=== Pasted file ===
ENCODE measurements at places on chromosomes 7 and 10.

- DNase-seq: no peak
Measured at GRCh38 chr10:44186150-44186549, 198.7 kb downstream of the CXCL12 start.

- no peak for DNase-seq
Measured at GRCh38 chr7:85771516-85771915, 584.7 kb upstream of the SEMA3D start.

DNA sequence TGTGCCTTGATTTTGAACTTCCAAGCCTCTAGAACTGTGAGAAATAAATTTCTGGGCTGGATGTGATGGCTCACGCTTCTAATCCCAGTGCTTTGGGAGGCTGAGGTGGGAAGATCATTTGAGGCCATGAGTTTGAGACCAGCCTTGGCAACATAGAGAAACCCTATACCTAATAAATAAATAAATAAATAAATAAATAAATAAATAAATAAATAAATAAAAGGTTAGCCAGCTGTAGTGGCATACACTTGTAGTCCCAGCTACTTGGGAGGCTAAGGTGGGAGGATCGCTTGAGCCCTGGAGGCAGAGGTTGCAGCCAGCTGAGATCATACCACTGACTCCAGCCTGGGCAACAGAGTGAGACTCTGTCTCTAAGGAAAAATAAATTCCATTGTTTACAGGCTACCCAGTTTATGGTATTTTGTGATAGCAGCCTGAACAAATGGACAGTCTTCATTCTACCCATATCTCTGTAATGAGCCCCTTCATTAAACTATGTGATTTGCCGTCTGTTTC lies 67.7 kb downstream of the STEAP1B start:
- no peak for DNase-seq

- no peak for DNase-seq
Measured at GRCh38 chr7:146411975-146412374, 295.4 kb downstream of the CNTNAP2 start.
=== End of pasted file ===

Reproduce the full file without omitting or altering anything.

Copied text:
ENCODE measurements at places on chromosomes 7 and 10.

- DNase-seq: no peak
Measured at GRCh38 chr10:44186150-44186549, 198.7 kb downstream of the CXCL12 start.

- no peak for DNase-seq
Measured at GRCh38 chr7:85771516-85771915, 584.7 kb upstream of the SEMA3D start.

DNA sequence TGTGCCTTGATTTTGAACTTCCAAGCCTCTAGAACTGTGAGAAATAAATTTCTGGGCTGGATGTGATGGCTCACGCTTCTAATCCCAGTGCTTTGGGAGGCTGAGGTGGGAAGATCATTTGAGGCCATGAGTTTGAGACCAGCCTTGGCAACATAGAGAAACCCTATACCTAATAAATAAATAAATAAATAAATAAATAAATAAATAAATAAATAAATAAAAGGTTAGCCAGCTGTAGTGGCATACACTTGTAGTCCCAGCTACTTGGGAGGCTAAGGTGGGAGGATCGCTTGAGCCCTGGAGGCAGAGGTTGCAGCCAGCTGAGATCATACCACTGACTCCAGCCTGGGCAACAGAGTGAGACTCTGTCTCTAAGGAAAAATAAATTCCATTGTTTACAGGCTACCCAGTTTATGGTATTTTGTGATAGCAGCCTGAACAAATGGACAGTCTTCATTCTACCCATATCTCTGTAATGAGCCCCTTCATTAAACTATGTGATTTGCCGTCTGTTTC lies 67.7 kb downstream of the STEAP1B start:
- no peak for DNase-seq

- no peak for DNase-seq
Measured at GRCh38 chr7:146411975-146412374, 295.4 kb downstream of the CNTNAP2 start.